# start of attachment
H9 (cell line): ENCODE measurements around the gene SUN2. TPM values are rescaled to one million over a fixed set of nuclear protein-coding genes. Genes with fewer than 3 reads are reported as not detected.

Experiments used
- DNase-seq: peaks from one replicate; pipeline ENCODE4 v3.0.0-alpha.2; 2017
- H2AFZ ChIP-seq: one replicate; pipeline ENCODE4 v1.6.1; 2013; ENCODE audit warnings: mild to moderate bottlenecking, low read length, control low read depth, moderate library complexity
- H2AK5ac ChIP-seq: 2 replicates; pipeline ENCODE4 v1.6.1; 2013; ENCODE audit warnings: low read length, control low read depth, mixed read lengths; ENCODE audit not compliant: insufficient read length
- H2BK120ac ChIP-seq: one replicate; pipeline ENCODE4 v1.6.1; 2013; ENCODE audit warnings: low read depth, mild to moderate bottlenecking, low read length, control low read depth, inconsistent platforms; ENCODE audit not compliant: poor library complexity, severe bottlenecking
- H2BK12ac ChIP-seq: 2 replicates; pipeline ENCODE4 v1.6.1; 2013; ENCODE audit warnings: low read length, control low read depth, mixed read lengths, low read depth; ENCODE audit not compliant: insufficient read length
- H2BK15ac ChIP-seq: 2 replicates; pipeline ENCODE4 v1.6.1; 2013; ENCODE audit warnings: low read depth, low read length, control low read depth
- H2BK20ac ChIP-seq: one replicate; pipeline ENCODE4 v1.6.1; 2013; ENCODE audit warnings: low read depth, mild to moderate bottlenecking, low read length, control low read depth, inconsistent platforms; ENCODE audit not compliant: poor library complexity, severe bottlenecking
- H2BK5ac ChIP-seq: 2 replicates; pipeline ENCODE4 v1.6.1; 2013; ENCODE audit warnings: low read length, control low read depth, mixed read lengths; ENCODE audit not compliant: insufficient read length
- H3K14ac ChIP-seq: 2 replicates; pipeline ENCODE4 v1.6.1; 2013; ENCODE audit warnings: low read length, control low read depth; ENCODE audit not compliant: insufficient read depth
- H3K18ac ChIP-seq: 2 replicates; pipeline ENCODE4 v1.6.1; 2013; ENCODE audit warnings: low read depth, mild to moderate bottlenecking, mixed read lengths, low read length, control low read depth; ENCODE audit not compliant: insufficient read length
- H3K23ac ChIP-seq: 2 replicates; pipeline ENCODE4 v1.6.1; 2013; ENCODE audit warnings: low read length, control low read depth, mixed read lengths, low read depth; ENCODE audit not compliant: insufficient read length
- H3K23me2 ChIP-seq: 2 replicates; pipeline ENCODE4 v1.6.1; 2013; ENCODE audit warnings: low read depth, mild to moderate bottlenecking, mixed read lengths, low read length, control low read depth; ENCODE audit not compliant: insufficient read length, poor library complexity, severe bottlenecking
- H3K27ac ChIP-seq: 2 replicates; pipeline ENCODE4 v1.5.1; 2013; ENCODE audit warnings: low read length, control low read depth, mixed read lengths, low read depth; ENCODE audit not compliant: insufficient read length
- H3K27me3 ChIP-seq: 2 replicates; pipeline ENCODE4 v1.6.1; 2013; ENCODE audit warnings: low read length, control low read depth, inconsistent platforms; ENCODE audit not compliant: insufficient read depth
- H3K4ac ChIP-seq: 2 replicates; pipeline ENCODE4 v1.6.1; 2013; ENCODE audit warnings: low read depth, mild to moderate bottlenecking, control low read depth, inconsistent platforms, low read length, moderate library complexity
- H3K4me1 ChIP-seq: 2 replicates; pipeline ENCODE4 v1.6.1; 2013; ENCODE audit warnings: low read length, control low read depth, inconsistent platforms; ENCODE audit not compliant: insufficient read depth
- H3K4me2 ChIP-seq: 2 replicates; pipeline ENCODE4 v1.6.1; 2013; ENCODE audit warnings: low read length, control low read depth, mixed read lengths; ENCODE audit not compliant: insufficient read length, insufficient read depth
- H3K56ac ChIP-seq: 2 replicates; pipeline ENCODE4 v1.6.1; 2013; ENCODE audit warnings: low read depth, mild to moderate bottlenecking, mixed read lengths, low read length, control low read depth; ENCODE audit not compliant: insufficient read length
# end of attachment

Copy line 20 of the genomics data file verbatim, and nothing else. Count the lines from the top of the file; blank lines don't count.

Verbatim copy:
- H3K56ac ChIP-seq: 2 replicates; pipeline ENCODE4 v1.6.1; 2013; ENCODE audit warnings: low read depth, mild to moderate bottlenecking, mixed read lengths, low read length, control low read depth; ENCODE audit not compliant: insufficient read length